Health concerns arise following collapse of sewage treatment facility in Gaza

Explosion at a sewage treatment facility in the northern Gaza Strip has led to a daily discharge of around 13,000 cubic meters of sewage into the Mediterranean Sea; This sewage then flows toward Israel's shores, raising local health concerns

Matan Zuri|
Environmental calamities hold no regard for one's nationality or borders, be it Israeli or Palestinian. This truth is evident in the current dire situation unfolding in the Mediterranean Sea surrounding the Gaza Strip. In the northern region of the strip, which includes Beit Hanoun, Beit Lahia, and Jabalia, a sewage treatment facility has suffered a catastrophic explosion. The resulting spillage poses a grave threat to the inhabitants along the Mediterranean coastline, affecting both Gaza and Israel. Astonishingly, around 13,000 cubic meters of sewage flow from Gaza into the Mediterranean Sea each day, eventually reaching Israeli shores.
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In the wake of the disaster, Zikim Beach, the southernmost stretch of coastline in Israel that borders the Gaza Strip, has been declared off-limits for swimming since Thursday. Recent water samples reveal biological irregularities that have sparked concerns regarding public health. As a result, the beach remained closed for swimming throughout the weekend as well as on Sunday.
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חוף זיקים, השבוע
חוף זיקים, השבוע
Zikim beach with the closure sign
(Photo: Gadi Kabalo)
It is not unprecedented for sewage from the Gaza Strip to cause the temporary closure of an Israeli beach. Throughout the 2023 bathing season, Zikim Beach faced multiple closures due to pollution or water contamination. This was a direct consequence of incidents in which Palestinians diverted sewage from the strip into the Hanoun River, which traverses Israeli territory.
It poses a significant threat to the environment. Apart from the bothersome presence of mosquitoes and flies, the sewage infiltrates deep into the soil, contaminating the already polluted groundwater in certain areas of the Gaza Strip due to mismanagement by the local authorities.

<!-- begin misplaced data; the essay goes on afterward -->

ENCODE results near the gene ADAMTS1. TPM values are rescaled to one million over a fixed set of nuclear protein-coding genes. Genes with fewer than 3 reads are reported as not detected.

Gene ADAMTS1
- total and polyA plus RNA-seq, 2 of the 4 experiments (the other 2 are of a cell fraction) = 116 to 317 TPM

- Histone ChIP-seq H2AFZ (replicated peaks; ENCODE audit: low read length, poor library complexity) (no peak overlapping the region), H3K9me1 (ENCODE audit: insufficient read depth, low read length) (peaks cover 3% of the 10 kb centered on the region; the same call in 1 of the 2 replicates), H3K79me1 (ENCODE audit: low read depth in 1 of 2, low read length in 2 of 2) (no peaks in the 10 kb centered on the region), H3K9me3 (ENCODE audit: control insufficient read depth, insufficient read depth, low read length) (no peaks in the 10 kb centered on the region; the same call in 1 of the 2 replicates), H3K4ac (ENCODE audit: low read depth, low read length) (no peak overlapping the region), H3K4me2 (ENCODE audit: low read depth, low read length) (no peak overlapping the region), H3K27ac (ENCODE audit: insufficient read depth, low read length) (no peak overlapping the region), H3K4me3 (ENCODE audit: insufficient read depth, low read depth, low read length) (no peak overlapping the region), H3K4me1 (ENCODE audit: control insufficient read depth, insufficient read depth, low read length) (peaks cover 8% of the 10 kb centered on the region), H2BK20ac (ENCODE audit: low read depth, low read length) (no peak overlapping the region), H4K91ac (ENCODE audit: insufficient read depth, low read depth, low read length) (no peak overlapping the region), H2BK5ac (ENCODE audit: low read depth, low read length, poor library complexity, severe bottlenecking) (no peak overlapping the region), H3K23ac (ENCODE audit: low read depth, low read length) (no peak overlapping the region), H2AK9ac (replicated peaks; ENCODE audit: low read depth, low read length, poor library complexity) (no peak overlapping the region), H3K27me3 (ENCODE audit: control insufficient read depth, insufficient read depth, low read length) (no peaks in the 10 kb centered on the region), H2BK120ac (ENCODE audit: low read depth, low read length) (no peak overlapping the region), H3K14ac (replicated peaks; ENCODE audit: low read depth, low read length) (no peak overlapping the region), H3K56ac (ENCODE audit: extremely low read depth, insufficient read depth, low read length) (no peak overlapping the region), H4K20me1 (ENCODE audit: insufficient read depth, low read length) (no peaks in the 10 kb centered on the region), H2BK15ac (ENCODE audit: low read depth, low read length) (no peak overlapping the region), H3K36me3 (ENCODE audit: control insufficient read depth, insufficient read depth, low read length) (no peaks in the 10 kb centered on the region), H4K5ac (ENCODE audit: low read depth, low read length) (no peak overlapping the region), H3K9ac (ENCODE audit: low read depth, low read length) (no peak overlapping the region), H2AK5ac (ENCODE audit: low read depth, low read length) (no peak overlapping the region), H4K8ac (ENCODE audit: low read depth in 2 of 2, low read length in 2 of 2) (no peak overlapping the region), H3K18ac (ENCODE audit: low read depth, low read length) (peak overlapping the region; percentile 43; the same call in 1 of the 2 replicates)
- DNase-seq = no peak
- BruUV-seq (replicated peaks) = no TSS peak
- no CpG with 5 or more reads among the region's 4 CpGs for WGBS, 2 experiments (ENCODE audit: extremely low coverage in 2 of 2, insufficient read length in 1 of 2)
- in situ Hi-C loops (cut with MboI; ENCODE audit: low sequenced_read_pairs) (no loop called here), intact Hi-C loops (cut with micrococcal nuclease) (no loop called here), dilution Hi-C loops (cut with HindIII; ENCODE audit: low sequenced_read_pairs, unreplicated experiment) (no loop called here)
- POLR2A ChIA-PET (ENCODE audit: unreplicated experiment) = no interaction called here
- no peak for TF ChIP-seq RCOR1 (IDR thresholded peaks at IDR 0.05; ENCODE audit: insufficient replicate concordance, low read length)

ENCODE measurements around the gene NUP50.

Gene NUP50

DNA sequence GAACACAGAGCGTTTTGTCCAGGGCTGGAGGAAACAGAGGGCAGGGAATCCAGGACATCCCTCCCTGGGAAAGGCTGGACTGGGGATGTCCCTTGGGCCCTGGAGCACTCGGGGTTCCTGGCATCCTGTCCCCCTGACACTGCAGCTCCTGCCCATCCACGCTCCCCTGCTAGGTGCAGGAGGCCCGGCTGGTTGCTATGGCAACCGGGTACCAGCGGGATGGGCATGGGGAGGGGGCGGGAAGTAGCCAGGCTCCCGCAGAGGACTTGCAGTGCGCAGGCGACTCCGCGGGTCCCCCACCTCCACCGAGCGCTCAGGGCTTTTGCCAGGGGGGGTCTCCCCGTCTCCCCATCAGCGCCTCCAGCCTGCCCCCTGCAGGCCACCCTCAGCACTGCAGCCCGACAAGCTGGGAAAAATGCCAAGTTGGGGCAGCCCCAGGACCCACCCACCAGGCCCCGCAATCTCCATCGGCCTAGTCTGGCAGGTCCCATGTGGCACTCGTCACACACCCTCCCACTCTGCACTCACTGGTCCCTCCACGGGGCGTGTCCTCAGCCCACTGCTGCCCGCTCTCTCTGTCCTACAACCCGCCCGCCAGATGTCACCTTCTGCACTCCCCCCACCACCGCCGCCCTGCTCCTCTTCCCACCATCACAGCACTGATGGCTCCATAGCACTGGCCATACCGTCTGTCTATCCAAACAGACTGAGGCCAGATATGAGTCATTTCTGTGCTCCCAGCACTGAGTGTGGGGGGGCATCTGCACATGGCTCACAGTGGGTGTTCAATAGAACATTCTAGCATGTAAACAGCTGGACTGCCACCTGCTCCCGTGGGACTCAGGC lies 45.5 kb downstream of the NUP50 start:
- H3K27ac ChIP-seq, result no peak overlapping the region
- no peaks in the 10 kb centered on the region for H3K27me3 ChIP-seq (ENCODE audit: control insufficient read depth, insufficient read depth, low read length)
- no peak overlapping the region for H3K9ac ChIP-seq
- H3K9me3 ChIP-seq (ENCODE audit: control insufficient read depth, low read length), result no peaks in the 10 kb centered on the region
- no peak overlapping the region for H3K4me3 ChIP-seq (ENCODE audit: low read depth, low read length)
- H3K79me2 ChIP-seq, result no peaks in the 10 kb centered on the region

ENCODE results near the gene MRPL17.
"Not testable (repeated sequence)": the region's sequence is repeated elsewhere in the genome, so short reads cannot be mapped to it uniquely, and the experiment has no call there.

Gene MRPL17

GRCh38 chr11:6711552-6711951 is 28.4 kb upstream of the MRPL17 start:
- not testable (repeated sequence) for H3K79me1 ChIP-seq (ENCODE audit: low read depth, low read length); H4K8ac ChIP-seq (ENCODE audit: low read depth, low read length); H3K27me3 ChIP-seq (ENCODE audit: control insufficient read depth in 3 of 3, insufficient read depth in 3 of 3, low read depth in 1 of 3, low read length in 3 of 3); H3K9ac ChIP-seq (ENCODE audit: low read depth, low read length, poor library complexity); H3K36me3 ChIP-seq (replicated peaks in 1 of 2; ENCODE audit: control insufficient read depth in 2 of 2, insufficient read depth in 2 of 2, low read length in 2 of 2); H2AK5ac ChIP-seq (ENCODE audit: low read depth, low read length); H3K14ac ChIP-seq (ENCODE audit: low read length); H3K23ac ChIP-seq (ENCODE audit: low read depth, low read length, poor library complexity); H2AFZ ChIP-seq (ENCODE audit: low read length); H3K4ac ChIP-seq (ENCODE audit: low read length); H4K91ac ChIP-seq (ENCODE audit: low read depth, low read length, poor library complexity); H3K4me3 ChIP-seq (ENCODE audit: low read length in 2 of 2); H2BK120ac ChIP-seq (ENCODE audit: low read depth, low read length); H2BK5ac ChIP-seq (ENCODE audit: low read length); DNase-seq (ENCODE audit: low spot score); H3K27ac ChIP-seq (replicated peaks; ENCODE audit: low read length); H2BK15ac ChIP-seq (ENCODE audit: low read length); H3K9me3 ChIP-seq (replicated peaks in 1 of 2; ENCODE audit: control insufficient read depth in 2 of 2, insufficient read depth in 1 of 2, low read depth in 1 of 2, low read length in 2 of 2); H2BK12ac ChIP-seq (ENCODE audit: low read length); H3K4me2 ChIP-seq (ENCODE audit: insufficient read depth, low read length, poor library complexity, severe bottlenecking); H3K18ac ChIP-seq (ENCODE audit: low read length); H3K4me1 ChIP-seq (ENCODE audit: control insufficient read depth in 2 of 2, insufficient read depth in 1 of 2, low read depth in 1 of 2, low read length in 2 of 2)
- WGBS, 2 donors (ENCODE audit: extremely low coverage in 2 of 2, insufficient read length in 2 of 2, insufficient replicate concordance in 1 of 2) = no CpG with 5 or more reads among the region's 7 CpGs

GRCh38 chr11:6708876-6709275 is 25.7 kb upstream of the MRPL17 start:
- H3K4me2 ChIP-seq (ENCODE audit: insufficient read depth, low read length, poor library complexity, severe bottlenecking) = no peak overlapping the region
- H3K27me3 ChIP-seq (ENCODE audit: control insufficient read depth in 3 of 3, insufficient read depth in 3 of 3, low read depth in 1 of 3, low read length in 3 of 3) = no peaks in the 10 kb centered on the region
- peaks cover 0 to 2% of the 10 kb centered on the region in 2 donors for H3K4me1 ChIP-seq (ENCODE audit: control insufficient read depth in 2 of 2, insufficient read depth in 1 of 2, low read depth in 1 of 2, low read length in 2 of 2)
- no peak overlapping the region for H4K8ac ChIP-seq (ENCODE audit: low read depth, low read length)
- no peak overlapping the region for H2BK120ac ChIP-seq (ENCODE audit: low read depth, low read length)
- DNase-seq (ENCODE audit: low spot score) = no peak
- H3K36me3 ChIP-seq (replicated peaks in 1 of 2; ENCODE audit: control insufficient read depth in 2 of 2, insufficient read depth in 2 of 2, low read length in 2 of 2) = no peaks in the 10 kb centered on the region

In Israel, there is diligent monitoring of the operations at the wastewater treatment facility located in the northern part of the strip, with timely updates provided in case of any malfunctions that could impact Israel. The coordination of government efforts in the region allows engineers and various companies unrestricted access to assist Palestinians in repairing the sewage facility, including providing equipment necessary for the repairs.
However, there is an underlying problem; Even if Israeli technicians are inserted to correct the situation, it will merely serve as a temporary solution, given that it is only a matter of time before a similar malfunction occurs yet again. Population numbers within the enclave are expected to increase, further burdening existing infrastructure. Thus, it is imperative the Palestinians erect additional structures to facilitate the existing sewage maintenance issues.
In an effort to temporarily circumvent the problem, Israel is attempting to connect the Gaza treatment facility to a sewage treatment facility in the southern town of Sderot.
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Despite severe health risks, Gaza shores remain open
(Photo: AFP)
In the coordination and liaison headquarters located in the Gaza Strip, there is a persistent call from the authorities to the local governing bodies, urging them to take action and put an end to the discharge of sewage into the sea. Regrettably, this appeal often falls on deaf ears within Gaza, which is under the control of Hamas.
"Despite this challenging situation, Israel continues to provide the necessary resources and tools, driven by our commitment to safeguarding a pristine environment and the well-being of the public. However, it is essential to acknowledge that our capabilities have limitations. The Palestinians must come to realize that the forces of nature transcend man-made borders, and any damage inflicted upon it affects both parties involved," according to a source within the security establishment.
Dafna Zeira, the director of the Environmental Health Office in the Ashkelon district told Ynet and Yedioth Ahronoth: "From our perspective, we are dealing with a serious incident that continues to unfold. Based on information that I have been able to gather, it appears that, since Thursday, large quantities of wastewater have been flowing into the Mediterranean Sea and Hanoun River. Approximately 13,000 cubic meters of sewage have been discharged. As a result, we have taken preliminary steps and closed the Zikim Beach for swimming. We are also taking water samples and monitoring the situation."
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